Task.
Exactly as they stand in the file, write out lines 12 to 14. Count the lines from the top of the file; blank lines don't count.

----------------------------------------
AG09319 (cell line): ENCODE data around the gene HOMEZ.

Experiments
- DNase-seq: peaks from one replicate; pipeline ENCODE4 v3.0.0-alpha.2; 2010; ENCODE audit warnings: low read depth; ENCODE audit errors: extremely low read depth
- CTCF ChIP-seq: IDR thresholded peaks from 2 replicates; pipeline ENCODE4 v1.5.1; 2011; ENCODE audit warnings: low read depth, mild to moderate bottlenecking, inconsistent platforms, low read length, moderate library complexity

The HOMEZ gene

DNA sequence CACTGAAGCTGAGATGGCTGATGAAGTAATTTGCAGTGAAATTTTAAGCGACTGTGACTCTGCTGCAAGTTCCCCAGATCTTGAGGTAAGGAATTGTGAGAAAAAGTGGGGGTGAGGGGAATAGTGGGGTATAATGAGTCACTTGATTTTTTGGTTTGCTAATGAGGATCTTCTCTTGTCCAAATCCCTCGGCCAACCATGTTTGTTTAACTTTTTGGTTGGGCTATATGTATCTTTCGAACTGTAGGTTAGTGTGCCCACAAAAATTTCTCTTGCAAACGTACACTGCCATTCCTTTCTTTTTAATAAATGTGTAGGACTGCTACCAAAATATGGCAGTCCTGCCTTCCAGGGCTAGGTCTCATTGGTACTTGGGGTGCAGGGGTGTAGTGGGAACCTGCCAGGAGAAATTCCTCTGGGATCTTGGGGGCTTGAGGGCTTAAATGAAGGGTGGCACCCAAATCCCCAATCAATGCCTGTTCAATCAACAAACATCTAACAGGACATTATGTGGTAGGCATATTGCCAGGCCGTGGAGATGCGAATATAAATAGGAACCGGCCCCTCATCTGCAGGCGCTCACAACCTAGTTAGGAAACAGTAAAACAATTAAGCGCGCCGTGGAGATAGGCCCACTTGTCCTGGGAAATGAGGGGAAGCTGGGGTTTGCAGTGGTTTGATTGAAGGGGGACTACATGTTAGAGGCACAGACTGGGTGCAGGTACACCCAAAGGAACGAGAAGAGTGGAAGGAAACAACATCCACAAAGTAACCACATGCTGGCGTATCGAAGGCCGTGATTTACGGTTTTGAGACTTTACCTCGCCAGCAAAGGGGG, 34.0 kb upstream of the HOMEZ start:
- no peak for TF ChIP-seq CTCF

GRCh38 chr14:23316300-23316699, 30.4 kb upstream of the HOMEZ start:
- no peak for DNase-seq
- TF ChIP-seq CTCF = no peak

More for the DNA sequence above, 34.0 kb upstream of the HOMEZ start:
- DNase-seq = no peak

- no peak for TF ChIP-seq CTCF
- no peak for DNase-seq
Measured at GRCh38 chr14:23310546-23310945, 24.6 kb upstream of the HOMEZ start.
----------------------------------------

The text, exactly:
- DNase-seq = no peak

- no peak for TF ChIP-seq CTCF
- no peak for DNase-seq